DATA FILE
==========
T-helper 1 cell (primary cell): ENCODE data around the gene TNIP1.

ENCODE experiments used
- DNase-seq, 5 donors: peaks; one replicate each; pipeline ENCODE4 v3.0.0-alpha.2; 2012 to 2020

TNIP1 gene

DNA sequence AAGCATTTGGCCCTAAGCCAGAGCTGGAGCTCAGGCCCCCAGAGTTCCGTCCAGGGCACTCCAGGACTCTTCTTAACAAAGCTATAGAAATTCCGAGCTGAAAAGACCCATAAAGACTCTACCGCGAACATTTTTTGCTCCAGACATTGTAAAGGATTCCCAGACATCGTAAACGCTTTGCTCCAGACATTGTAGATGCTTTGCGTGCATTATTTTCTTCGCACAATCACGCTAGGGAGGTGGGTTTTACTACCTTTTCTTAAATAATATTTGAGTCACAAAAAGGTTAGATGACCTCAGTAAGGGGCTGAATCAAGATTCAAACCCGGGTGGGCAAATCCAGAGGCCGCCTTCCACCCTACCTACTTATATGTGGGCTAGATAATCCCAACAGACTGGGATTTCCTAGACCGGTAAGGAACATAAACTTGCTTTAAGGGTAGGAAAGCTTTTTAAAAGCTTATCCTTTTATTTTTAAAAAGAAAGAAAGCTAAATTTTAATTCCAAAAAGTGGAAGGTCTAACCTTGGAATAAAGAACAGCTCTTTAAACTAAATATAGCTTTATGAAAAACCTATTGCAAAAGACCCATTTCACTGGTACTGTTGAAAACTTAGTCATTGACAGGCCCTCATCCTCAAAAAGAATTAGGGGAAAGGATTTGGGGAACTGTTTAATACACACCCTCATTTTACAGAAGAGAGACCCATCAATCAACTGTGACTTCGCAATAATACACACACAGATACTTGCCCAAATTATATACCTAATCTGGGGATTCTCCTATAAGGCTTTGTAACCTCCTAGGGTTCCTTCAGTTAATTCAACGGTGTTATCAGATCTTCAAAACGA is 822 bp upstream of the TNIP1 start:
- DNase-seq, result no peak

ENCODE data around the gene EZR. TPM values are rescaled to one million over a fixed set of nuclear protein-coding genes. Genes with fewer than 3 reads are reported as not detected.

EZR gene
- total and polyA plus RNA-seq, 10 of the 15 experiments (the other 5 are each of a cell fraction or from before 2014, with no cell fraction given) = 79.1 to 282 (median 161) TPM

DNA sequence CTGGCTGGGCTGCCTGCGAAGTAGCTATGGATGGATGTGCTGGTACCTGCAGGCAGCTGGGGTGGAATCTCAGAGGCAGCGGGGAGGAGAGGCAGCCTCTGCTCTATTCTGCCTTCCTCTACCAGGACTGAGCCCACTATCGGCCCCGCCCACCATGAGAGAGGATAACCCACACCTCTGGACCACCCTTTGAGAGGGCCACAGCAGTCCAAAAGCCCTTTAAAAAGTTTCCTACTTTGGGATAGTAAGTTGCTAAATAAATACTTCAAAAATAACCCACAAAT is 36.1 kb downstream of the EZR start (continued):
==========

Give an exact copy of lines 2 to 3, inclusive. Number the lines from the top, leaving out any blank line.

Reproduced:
ENCODE experiments used
- DNase-seq, 5 donors: peaks; one replicate each; pipeline ENCODE4 v3.0.0-alpha.2; 2012 to 2020